Unfortunately, things aren’t as simple as walking around and scurrying across rooftops. If you’re not scratching curtains or resting on pillows, you’re hiding from Zurks or Sentinels. The former is an alien-like species, in large groups, that jump on you and bites, with the latter being similar to police drones that will attack you if you’re in classified areas. These enemies make for some intense, yet interesting moments in the gameplay. And it definitely helps break the experience from simple cat shenanigans.
However, these chase or stealth segments are few and far between. But they each have interesting methods to avoiding certain doom. Zurks will chase you but will jump and fling themselves off edges as you hop onto swinging beams. And sentinels will only attack you if they spot you, requiring the Cat to hide in cardboard boxes. They’re fun moments, but not as entertaining as simply being a cat, which is where Stray really excels.
The best part of Stray is that there is a dedicated meow button. I cannot stress this enough, you can meow on demand. And if that doesn’t sell you on Stray, I’m not sure what will.
Stray really makes being a cat work. Standard pipes, that in most games would simply be decor on the side of a building, become climbing frames. Buckets become elevators to quickly traverse the environment, with some being used as a zipline. However, the best part of Stray is that there is a dedicated meow button. I cannot stress this enough, you can meow on demand. And if that doesn’t sell you on Stray, I’m not sure what will.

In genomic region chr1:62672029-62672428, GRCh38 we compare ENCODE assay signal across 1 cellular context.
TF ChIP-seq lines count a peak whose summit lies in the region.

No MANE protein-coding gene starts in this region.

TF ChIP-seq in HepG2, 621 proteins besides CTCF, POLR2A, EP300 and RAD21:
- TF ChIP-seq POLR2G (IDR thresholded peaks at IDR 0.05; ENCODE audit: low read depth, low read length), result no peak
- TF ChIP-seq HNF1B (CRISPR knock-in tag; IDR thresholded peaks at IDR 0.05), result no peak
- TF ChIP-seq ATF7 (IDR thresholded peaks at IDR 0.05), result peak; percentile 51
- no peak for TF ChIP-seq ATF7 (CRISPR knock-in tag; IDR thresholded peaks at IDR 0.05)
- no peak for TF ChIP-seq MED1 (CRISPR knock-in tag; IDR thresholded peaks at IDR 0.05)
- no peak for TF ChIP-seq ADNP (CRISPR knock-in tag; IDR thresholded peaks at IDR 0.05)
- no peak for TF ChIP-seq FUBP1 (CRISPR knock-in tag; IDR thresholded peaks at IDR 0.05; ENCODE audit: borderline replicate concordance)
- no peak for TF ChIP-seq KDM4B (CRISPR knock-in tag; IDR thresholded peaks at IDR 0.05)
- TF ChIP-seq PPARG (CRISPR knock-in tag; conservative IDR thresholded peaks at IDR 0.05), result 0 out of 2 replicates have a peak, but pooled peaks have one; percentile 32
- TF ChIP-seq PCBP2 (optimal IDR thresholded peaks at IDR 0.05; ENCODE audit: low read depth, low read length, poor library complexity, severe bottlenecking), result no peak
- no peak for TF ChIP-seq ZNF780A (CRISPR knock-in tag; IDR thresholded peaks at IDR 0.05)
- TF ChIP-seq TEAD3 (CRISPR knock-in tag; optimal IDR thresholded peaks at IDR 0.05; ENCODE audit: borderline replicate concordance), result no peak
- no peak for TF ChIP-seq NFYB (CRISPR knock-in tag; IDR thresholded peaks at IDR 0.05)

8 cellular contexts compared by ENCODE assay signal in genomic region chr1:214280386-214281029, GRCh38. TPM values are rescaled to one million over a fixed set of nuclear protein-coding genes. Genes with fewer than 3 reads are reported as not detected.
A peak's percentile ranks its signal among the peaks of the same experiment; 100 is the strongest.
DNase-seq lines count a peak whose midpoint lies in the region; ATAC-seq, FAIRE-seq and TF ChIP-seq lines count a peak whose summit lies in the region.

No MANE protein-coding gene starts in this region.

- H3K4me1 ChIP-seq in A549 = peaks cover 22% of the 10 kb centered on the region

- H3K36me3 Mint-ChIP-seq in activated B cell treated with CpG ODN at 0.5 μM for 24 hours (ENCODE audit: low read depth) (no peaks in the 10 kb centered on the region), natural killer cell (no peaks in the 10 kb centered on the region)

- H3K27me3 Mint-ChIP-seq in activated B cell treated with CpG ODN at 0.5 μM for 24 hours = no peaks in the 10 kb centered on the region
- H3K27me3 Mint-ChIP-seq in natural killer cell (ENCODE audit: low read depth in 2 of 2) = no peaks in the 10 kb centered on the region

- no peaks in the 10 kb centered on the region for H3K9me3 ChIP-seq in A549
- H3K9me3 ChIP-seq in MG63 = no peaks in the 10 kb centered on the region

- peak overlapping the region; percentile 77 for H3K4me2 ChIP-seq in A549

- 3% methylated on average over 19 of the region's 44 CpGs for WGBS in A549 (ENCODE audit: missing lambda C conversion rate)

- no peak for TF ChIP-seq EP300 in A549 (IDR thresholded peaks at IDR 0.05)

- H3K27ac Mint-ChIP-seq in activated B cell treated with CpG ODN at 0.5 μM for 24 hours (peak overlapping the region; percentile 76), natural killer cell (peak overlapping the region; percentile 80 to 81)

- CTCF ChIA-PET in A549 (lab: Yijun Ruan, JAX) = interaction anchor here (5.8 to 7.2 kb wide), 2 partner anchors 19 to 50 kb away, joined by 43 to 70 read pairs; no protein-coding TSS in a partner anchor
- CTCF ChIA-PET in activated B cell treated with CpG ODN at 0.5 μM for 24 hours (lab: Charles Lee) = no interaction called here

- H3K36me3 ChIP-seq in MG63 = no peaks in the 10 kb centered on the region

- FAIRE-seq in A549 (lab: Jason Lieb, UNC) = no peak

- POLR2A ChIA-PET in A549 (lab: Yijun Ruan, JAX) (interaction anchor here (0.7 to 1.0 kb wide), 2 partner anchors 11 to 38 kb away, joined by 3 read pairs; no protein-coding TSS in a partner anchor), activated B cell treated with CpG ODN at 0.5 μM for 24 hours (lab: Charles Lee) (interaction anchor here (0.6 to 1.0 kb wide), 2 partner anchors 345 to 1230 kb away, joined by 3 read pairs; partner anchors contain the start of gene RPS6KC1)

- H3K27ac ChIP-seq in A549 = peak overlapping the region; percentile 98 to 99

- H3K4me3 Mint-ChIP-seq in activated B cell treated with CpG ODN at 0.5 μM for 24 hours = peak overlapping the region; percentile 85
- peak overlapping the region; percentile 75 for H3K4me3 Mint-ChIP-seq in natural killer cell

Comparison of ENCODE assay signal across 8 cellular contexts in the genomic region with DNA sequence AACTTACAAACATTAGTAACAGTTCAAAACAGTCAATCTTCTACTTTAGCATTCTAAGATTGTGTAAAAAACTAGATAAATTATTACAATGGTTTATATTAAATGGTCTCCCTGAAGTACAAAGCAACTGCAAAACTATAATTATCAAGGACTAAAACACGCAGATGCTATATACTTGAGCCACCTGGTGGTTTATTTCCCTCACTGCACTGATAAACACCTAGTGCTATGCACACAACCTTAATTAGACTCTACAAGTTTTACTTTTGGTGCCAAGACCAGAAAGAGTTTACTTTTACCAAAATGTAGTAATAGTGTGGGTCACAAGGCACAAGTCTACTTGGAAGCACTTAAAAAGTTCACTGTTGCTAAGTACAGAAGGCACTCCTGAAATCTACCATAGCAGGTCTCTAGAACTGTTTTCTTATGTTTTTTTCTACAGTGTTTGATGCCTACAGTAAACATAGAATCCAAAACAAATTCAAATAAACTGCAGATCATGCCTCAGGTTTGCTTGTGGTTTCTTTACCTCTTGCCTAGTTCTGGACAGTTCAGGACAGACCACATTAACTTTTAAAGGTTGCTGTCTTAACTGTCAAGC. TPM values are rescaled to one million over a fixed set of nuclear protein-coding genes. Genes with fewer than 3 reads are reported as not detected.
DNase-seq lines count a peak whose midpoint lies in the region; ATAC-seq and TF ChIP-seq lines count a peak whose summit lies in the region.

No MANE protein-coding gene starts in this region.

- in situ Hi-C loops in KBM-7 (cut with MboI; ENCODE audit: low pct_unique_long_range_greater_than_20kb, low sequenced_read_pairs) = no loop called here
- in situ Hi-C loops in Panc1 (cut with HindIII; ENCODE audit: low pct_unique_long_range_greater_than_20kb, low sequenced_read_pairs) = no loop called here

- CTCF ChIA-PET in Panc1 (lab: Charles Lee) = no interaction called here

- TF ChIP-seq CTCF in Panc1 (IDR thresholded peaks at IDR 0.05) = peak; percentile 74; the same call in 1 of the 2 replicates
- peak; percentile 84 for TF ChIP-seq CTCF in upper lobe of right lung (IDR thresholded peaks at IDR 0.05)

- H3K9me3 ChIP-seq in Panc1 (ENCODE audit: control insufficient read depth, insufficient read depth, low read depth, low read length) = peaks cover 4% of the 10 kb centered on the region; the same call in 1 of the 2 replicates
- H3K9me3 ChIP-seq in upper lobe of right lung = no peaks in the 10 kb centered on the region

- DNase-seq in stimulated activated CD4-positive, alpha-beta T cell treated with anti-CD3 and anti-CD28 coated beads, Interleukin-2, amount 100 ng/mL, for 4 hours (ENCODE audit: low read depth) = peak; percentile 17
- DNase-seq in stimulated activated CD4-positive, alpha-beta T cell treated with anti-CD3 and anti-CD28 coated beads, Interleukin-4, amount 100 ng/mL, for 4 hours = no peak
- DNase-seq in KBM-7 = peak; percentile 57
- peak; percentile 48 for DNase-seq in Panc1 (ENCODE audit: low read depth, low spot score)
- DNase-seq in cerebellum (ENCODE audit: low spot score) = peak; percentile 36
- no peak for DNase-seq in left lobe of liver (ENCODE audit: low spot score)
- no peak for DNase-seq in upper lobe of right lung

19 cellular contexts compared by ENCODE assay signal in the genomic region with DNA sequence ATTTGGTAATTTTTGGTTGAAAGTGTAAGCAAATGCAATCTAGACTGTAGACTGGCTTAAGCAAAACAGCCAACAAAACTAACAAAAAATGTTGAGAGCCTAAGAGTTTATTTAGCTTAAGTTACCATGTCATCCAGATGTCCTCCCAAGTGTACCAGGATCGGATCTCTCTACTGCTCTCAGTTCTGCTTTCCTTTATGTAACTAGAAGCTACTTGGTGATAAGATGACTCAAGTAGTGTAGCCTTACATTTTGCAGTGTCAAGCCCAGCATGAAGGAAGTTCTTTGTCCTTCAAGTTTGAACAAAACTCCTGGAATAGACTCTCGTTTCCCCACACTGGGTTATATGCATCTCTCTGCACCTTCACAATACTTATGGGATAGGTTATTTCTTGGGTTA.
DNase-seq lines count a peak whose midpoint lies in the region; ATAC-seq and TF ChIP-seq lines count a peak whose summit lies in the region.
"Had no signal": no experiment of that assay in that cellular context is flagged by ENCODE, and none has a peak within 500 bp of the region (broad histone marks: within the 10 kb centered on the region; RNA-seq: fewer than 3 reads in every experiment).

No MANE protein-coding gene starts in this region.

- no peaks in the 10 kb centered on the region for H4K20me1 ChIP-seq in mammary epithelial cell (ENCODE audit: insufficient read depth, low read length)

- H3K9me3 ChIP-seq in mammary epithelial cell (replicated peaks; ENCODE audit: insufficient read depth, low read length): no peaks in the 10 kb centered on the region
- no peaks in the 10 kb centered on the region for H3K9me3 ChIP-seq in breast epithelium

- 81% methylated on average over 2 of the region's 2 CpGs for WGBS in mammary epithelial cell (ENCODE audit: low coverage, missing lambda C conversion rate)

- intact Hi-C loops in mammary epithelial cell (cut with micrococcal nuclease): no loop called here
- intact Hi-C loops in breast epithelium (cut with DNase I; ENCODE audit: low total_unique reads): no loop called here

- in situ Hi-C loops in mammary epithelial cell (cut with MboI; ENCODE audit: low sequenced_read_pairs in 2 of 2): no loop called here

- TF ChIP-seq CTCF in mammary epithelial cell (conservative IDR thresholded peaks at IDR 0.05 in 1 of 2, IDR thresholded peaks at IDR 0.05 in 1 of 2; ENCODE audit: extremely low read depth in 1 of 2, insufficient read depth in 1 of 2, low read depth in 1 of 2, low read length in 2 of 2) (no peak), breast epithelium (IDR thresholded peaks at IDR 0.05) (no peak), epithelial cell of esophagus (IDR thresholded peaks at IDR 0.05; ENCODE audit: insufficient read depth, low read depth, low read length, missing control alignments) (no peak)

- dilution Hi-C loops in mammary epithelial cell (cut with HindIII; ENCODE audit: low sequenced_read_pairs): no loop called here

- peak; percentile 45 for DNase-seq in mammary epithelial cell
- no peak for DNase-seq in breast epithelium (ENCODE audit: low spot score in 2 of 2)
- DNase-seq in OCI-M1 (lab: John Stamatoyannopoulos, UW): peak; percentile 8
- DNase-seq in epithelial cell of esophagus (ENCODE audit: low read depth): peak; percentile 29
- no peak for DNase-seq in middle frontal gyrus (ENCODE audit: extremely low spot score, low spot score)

The City Becomes a Litterbox
Stray’s city is a mostly desolate and dystopian city. But it makes for a great playground for a stray cat to explore. Dimly-lit alleyways become exploration zones as a cat, and decrepit buildings become an almost theme park-like experience for our protagonist. What would seem like a standard-looking city in a normal game becomes something much more when you’re in the perspective of a cat. And while in another game it would have become mediocre, the city is wonderful when you’re a feline.
Graphically, Stray looks superb. Everything from the main character, to the graffitied walls of the city, everything looks stunning. Many of the environments found in Stray focus on darkness, and quiet off-the-track areas that work wonders for the experience. None of Stray features action-packed sequences, preferring to keep the excitement of figuring out how to traverse the world as a cat.
The animations and design of the cat are absolutely perfect too. Half of the immersion is thanks to the fact that the Cat looks, acts, and feels like a real cat. There are some extremely talented designers in BlueTwelve Studios, who have created one of the best animal designs in a video game yet, managing to make a cat that could easily fool plenty of people into thinking it’s real.
Unfortunately, I had some issues with performance on the PC version of the game. While they didn’t occur often, frame drops were happening at checkpoints and during Zurk chases. They don’t affect the overall experience, but they are worth noting in our review. There were also some bugs and glitches, however, they only took away from some immersion, but never broke the game outright.
Conclusion – Stray Review
Stray is definitely at its peak when it focuses on making the player feel like a cat out of their home. The exploration and investigation of new locations feel exciting from the perspective of a feline. And actively acting like a cat by walking over keyboards, resting on chairs you don’t belong to, or knocking over strangers’ drinks is always satisfying. While the narrative does a great job at keeping you on board, Stray is simply purrfect when it’s doing what it does best – putting you in the paws of being a cat. And while some people are unlikely to be hooked, or clawed, into the experience BlueTwelve has brought, many will find a pawsitively wonderful time with Stray.
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A review code was provided by the Annapurna Interactive for the purpose of this review.